(c) Copyright 2013. Library Journals LLC, a wholly owned subsidiary of Media Source, Inc. No redistribution permitted.

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Product Details

  • ISBN-13: 9781612191942
  • Publisher: Melville House Publishing
  • Publication date: 3/19/2013
  • Series: Neversink Series
  • Pages: 304
  • Sales rank: 548,016
  • Product dimensions: 4.90 (w) x 7.90 (h) x 0.50 (d)

Meet the Author

MARY MACLANE was born on May 1st 1881 in Winnipeg, Manitoba, Canada. Her family moved to Minnesota while she was young, then again to Montana after the death of her father and remarriage of her mother. She began writing for her school paper in 1898 and published her first book, I Await the Devil's Coming, under the title The Story of Mary MacLane, in 1902 at the age of nineteen. She published two further books, including the memoir I, Mary MacLane in 1917; also in 1917 she wrote and starred in an autobiographical silent film, Men Who Have Made Love to Me. She died in mysterious circumstances in Chicago in 1929, at the age of 48, and her works fell almost immediately into obscurity.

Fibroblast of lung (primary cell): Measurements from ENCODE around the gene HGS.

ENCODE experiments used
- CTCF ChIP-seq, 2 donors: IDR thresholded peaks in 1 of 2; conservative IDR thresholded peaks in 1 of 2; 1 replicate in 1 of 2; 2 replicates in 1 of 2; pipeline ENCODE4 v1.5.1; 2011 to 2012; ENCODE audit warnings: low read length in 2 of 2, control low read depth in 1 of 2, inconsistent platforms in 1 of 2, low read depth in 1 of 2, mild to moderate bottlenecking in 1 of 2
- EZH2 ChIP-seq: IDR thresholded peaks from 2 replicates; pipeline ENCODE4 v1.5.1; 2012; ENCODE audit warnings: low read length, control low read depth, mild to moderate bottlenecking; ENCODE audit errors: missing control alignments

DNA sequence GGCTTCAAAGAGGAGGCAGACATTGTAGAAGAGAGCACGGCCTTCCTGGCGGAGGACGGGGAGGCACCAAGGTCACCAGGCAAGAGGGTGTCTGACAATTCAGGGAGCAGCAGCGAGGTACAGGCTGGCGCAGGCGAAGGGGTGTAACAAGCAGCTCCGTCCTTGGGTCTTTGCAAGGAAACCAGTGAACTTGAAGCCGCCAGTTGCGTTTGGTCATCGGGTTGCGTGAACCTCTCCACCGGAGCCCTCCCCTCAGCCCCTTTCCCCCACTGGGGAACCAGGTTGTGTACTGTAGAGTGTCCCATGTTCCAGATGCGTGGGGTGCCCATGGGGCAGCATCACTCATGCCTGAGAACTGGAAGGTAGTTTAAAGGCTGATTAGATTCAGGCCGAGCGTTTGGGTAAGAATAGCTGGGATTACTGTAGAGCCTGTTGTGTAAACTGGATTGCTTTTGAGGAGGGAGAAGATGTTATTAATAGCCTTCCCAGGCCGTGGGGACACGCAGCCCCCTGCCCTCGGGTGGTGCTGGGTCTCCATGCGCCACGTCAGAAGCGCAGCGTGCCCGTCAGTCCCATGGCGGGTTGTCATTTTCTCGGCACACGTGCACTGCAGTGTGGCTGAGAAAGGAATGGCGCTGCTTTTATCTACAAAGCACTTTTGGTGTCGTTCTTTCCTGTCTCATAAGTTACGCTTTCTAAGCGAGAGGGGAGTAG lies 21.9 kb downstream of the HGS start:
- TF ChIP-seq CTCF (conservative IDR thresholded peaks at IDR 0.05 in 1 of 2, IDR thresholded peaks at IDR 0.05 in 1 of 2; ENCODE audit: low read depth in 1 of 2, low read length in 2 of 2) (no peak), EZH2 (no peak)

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Customer Reviews

Average Rating 4.5
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Sort by: Showing all of 2 Customer Reviews
  • Posted September 20, 2013

    more from this reviewer

    Wow. This book... I've been sitting on this review all week, try

    Wow. This book... I've been sitting on this review all week, trying to gather my thoughts and figure out where to begin.

    Mary MacLane comes across as a wee bit narcissistic, even sociopathic at times. She goes on and on and on about what a genius she is. She's not lacking in self-confidence. She says her family means nothing to her (and makes you believe it). Even when she does a good deed, she admits she only does so because it makes her feel good; no other reason whatsoever. Stuck in a small mining town, wanting more for herself, MacLane feels completely misunderstood and out of place.

    But this is a journal, after all. Many of her sentiments could be chalked up to teen melodrama. She is brutally honest about herself, spouting her innermost thoughts in an angry whirlwind of words.